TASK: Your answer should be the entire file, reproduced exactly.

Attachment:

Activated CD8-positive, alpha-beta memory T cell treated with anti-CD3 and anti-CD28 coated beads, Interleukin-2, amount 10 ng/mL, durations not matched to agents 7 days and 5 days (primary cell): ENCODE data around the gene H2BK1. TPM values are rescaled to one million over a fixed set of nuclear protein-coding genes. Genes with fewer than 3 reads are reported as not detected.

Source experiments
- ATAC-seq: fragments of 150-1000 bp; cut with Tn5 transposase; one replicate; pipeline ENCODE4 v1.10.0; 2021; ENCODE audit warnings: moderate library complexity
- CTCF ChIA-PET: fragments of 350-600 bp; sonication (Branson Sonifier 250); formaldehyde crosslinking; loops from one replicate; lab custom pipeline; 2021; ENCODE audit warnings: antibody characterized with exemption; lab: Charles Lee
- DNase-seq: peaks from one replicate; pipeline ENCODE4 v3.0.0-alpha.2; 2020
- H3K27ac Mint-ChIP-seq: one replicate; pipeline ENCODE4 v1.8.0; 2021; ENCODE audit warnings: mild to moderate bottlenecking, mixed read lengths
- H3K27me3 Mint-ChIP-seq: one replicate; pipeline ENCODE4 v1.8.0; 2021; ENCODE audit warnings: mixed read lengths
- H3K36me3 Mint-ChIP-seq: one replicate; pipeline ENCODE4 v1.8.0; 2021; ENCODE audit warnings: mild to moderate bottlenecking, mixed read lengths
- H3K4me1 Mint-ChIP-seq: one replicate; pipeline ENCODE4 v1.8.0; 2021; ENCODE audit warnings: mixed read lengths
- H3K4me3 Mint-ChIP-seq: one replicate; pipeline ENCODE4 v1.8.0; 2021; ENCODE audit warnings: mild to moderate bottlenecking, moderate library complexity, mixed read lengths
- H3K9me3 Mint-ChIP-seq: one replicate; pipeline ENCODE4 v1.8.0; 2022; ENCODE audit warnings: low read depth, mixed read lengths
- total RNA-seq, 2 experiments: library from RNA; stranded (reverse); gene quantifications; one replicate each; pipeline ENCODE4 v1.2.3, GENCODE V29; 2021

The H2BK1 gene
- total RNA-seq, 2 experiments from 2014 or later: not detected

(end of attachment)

Activated CD8-positive, alpha-beta memory T cell treated with anti-CD3 and anti-CD28 coated beads, Interleukin-2, amount 10 ng/mL, durations not matched to agents 7 days and 5 days (primary cell): ENCODE data around the gene H2BK1. TPM values are rescaled to one million over a fixed set of nuclear protein-coding genes. Genes with fewer than 3 reads are reported as not detected.

Source experiments
- ATAC-seq: fragments of 150-1000 bp; cut with Tn5 transposase; one replicate; pipeline ENCODE4 v1.10.0; 2021; ENCODE audit warnings: moderate library complexity
- CTCF ChIA-PET: fragments of 350-600 bp; sonication (Branson Sonifier 250); formaldehyde crosslinking; loops from one replicate; lab custom pipeline; 2021; ENCODE audit warnings: antibody characterized with exemption; lab: Charles Lee
- DNase-seq: peaks from one replicate; pipeline ENCODE4 v3.0.0-alpha.2; 2020
- H3K27ac Mint-ChIP-seq: one replicate; pipeline ENCODE4 v1.8.0; 2021; ENCODE audit warnings: mild to moderate bottlenecking, mixed read lengths
- H3K27me3 Mint-ChIP-seq: one replicate; pipeline ENCODE4 v1.8.0; 2021; ENCODE audit warnings: mixed read lengths
- H3K36me3 Mint-ChIP-seq: one replicate; pipeline ENCODE4 v1.8.0; 2021; ENCODE audit warnings: mild to moderate bottlenecking, mixed read lengths
- H3K4me1 Mint-ChIP-seq: one replicate; pipeline ENCODE4 v1.8.0; 2021; ENCODE audit warnings: mixed read lengths
- H3K4me3 Mint-ChIP-seq: one replicate; pipeline ENCODE4 v1.8.0; 2021; ENCODE audit warnings: mild to moderate bottlenecking, moderate library complexity, mixed read lengths
- H3K9me3 Mint-ChIP-seq: one replicate; pipeline ENCODE4 v1.8.0; 2022; ENCODE audit warnings: low read depth, mixed read lengths
- total RNA-seq, 2 experiments: library from RNA; stranded (reverse); gene quantifications; one replicate each; pipeline ENCODE4 v1.2.3, GENCODE V29; 2021

The H2BK1 gene
- total RNA-seq, 2 experiments from 2014 or later: not detected